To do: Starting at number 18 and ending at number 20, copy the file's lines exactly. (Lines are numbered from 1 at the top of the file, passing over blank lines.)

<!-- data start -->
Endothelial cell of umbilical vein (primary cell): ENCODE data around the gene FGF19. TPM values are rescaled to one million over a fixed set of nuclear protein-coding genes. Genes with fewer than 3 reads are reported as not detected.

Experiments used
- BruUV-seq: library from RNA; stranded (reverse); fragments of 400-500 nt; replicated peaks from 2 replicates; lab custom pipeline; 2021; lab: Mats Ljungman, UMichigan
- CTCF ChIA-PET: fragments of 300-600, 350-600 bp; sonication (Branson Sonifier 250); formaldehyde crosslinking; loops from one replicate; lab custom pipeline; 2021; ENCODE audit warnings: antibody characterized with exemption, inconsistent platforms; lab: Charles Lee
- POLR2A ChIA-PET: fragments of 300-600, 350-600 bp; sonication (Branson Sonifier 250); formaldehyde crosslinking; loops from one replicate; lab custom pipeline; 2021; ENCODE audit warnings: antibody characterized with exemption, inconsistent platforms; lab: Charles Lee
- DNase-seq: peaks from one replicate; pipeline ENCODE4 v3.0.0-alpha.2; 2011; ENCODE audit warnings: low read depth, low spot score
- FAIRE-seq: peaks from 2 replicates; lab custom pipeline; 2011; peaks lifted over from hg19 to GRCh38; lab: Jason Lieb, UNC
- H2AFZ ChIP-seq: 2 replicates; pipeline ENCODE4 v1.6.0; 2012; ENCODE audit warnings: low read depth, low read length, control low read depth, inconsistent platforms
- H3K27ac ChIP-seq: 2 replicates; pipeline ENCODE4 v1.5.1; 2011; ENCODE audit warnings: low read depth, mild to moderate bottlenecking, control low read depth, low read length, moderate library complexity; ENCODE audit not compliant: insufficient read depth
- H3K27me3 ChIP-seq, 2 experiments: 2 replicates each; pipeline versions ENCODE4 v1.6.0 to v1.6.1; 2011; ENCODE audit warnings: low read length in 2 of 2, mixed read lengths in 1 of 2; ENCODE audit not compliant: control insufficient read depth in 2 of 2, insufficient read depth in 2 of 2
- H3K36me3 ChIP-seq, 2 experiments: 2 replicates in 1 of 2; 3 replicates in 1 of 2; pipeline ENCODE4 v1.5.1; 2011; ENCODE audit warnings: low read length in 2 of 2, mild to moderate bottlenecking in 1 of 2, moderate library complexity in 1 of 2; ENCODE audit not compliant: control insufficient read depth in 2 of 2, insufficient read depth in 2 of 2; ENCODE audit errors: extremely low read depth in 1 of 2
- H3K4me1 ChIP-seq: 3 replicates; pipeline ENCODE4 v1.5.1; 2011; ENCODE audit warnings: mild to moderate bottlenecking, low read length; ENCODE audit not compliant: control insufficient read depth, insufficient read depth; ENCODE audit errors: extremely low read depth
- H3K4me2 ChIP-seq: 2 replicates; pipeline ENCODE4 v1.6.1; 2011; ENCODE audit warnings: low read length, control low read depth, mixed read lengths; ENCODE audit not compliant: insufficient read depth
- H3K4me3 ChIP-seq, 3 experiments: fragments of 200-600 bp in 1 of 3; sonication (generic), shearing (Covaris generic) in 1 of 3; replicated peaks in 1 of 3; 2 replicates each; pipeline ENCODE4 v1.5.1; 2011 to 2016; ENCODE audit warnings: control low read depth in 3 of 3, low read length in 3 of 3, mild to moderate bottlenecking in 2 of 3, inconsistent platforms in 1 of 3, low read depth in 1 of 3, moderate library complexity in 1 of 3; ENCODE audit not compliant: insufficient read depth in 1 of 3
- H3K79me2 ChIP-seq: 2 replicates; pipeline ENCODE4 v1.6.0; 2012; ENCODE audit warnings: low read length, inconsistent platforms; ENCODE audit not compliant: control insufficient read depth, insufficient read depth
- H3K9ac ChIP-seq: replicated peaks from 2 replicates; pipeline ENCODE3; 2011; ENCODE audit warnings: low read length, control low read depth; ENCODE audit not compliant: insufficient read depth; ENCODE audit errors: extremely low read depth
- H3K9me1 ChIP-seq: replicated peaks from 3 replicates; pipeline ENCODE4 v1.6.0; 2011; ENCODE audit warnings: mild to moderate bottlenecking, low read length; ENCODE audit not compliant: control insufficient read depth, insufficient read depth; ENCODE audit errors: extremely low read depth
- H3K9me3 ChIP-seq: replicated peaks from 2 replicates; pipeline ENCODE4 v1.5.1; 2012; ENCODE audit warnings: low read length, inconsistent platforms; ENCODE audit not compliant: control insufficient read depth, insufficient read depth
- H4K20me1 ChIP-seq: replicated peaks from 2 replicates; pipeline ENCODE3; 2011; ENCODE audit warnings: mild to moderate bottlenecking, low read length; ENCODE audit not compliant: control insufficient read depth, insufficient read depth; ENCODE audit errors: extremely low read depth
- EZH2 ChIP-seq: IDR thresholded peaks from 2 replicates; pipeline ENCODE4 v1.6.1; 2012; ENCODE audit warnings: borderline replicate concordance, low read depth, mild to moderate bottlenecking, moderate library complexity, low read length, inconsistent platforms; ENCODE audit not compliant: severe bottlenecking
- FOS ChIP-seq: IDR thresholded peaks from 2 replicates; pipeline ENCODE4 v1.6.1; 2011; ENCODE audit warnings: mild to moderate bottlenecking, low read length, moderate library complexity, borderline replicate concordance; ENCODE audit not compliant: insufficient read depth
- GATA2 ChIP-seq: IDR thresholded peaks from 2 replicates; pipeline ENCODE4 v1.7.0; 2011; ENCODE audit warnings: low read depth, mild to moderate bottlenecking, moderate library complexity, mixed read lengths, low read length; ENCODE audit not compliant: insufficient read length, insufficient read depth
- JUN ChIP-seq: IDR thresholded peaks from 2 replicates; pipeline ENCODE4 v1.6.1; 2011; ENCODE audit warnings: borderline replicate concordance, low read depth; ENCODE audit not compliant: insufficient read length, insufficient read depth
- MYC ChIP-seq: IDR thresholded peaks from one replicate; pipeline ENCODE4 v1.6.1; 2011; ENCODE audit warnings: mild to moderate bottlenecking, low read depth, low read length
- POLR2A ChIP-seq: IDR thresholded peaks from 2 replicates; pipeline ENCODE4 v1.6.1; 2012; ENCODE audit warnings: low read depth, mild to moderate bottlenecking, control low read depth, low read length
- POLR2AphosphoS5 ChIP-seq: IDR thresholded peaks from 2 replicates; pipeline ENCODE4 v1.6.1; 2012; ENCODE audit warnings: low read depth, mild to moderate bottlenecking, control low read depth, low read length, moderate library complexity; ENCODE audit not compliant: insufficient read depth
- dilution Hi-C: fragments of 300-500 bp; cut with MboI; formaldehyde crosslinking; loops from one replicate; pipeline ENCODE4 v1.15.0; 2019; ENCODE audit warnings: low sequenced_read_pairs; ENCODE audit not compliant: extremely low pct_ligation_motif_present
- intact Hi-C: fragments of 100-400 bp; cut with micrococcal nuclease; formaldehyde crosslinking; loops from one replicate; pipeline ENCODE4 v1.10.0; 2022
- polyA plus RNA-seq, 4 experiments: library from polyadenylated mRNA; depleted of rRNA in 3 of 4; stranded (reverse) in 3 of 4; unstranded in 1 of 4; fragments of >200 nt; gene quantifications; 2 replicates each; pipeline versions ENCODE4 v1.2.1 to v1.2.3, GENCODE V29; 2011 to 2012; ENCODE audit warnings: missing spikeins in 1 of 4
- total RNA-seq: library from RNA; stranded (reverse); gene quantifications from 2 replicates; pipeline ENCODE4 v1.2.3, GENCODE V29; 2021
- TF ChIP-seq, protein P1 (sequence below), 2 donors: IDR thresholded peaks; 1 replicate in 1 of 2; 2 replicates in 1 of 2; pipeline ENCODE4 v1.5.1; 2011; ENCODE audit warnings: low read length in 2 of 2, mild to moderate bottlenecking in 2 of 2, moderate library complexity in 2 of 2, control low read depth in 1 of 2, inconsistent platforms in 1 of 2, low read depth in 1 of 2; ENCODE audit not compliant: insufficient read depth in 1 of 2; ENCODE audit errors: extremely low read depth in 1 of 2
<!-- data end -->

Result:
- H3K9me3 ChIP-seq: replicated peaks from 2 replicates; pipeline ENCODE4 v1.5.1; 2012; ENCODE audit warnings: low read length, inconsistent platforms; ENCODE audit not compliant: control insufficient read depth, insufficient read depth
- H4K20me1 ChIP-seq: replicated peaks from 2 replicates; pipeline ENCODE3; 2011; ENCODE audit warnings: mild to moderate bottlenecking, low read length; ENCODE audit not compliant: control insufficient read depth, insufficient read depth; ENCODE audit errors: extremely low read depth
- EZH2 ChIP-seq: IDR thresholded peaks from 2 replicates; pipeline ENCODE4 v1.6.1; 2012; ENCODE audit warnings: borderline replicate concordance, low read depth, mild to moderate bottlenecking, moderate library complexity, low read length, inconsistent platforms; ENCODE audit not compliant: severe bottlenecking